A Natural History of My White Girl

after Mendi Obadike

When I was a white girl, I had no mother.

I drank whiskey, lived in a house with no walls.

Girls visited and marveled at my room to breathe.
When it was sunny, they let down their hair, drank fresh orange juice.

We drank all morning, didn’t go to class.
I knew which words to carry in the arsenal, which memory to disarm the most resilient bully.
Nobody bothered us or asked why we were missing.

I never doubted this was me. I knew how to pull up short, how to light my name under their skin.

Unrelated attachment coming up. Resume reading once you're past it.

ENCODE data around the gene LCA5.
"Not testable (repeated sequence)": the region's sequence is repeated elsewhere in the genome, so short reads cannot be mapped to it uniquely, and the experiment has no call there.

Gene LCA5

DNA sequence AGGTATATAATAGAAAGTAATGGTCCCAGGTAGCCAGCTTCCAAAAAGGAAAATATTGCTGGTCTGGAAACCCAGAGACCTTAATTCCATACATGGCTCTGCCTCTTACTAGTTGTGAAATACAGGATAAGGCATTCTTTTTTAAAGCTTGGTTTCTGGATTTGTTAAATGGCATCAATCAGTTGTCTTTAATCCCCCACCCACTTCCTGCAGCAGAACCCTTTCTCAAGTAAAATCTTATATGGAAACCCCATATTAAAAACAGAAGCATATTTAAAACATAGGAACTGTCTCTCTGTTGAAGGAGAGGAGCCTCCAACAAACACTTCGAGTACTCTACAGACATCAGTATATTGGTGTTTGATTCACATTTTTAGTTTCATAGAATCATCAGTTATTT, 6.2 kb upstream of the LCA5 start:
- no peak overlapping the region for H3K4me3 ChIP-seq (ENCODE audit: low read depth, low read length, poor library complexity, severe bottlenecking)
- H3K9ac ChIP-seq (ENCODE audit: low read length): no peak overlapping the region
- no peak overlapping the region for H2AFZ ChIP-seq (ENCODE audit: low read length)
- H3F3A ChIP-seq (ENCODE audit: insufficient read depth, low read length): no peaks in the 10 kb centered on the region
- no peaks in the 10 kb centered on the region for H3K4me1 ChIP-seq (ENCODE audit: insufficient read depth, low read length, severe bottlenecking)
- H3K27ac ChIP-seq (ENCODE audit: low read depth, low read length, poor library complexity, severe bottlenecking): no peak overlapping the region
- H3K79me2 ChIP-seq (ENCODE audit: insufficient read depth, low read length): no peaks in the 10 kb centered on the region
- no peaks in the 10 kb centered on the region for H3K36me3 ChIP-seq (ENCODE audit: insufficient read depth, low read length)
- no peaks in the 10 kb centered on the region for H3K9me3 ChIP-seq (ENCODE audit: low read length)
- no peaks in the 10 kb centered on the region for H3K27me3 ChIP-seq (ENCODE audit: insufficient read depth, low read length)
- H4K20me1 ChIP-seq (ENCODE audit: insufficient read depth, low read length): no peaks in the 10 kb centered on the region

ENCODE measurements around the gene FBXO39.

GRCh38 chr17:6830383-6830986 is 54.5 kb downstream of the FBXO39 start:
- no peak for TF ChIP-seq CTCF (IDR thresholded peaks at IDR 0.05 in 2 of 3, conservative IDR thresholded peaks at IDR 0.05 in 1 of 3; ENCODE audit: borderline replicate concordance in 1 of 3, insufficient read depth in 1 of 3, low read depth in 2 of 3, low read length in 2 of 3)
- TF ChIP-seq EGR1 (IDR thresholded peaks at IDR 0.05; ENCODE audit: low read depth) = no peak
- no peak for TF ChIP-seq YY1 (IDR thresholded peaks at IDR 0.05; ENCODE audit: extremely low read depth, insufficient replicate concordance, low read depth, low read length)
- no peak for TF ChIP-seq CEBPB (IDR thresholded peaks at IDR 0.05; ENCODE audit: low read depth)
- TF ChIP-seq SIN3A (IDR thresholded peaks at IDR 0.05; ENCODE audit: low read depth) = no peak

There was no need for mirrors. No need to get free.


Copyright © 2014 by Ching-In Chen. Used with permission of the author.

About this Poem

“‘A Natural History of My White Girl’ started as a challenge from Gregory Pardlo—to write to the ghost in the room, one which I always secretly imagined lived under the surface of my life, morphing through the television screen of my childhood, through the laughter of the children in my elementary school who couldn’t pronounce my name. Ultimately, this poem is about growing compassion for myself and for the ghosts I imagined kept me company, whose stories I inherited.”
Ching-In Chen